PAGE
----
How to Handle Common Mistakes in Presentation or Speech Opening
The first words out of your mouth are the most important words of your entire presentation, this is where you have the best opportunity to earn the attention and interest of your audience. We already have discussed five strong openings, in contrast let’s talk about the four worst things that often come flying out of the speaker’s mouth during the all-important first few seconds of a business presentation. In addition check: How to Present a Best Agenda of a Presentation you might find this useful too.
Common Mistakes in Presentation or Speech
- Un-original phrases
One of the most surprisingly taboo statements is to say a few tried sentences, here is an example: “Hello, thank you for the warm introduction, it’s really great to be here.” How many times have you heard speakers say something like this?
An audience tense to mentally check out during first few awkward sentences, instead try this exercise: record the first few minutes of your speech, start by saying few polite words, and then try using the more powerful cold opening technique. Once you see, hear and feel the difference, you will never go back to offering your audience an awkward or insincerity, when you can attract them with power and confidence.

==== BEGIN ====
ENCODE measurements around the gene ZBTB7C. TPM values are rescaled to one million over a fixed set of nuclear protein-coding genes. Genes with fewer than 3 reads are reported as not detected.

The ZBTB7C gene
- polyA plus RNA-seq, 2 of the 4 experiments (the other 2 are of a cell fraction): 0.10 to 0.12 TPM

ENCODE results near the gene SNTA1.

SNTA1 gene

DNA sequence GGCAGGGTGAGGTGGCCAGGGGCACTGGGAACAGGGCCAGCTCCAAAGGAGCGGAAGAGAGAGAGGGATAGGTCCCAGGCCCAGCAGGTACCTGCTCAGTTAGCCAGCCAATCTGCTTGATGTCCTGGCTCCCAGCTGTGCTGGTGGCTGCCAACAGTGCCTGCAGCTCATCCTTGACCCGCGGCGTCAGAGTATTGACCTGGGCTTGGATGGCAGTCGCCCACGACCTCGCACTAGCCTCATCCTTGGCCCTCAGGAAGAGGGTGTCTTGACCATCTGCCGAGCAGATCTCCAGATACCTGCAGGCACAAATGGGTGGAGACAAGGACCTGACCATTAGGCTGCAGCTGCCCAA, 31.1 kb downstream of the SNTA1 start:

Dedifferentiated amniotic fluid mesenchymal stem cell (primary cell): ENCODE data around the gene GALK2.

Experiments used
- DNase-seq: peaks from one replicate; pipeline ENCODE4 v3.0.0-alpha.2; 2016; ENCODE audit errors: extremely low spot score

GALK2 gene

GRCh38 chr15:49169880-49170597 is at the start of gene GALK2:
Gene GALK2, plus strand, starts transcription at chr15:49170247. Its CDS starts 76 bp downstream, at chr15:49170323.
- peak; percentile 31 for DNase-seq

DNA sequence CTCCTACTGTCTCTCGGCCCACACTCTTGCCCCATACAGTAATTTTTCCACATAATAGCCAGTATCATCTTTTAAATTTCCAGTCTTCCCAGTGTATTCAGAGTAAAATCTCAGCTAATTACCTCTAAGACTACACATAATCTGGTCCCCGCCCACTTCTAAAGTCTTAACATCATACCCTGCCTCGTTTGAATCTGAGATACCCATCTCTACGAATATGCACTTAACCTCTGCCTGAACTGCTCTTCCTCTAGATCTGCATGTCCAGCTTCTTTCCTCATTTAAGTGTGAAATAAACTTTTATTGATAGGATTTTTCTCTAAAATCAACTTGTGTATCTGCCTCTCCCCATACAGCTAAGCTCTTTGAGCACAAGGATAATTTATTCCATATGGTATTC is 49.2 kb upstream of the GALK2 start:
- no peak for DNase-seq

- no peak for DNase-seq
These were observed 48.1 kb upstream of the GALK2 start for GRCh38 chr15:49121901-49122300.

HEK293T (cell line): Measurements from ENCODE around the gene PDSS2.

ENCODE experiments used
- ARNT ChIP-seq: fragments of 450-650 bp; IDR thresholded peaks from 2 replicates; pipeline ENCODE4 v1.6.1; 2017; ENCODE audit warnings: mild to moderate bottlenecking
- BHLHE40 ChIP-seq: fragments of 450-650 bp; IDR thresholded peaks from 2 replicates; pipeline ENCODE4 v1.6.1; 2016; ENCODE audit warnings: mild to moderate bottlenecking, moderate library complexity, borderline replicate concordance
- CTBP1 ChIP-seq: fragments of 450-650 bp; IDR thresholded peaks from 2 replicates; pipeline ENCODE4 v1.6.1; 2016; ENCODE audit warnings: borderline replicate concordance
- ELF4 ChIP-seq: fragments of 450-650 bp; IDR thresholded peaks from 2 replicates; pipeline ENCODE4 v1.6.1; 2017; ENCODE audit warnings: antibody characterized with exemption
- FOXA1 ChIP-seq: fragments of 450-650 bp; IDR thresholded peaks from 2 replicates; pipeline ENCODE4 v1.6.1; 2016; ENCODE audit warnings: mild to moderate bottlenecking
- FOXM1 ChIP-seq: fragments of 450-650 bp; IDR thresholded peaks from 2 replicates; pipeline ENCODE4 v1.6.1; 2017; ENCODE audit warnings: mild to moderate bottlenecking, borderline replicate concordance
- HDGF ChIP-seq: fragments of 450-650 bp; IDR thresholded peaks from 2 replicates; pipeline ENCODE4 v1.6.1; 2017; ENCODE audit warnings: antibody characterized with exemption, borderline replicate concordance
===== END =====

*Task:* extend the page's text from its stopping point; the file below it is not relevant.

- Clearing Your Throat
A second unfortunate way to begin your speech is with clearing your throat, no one wants to hear that especially when that’s the first words out of your mouth. Often people clear their throats as a sign of nervousness, or a bad way to get attention. Make sure that your voice is warmed up before you get on the stage.
- Technical Issues
A third terrible way to open your presentation is drying attention to technical insecurities. Hey is this thing on, can you hear me in the back, should I use the mic, I think my voice is pretty strong, what do you think, can you see my slides are okay. This kind of opening commons are extremely disrespectful to the audience. It signals that speaker didn’t bother to do a recheck before the presentation. Don’t waste your audience’s time. Make sure you check your technical issues before your presentation.
Telling a Joke
The fourth and final way that you should avoid opening your speech is with a joke. If your friends and colleagues often tell you that you have a great sense of humor, that’s terrific, but remember there is big difference between having a sense of humor and telling a joke. Displaying your unique sense of humor during your speech can be great, but starting with joke generally bombs. Even if you are a really, truly and supremely funny, please leave jokes to comedians and remember your first words are important. Use a strong cold open technique to immediately capture audience interest.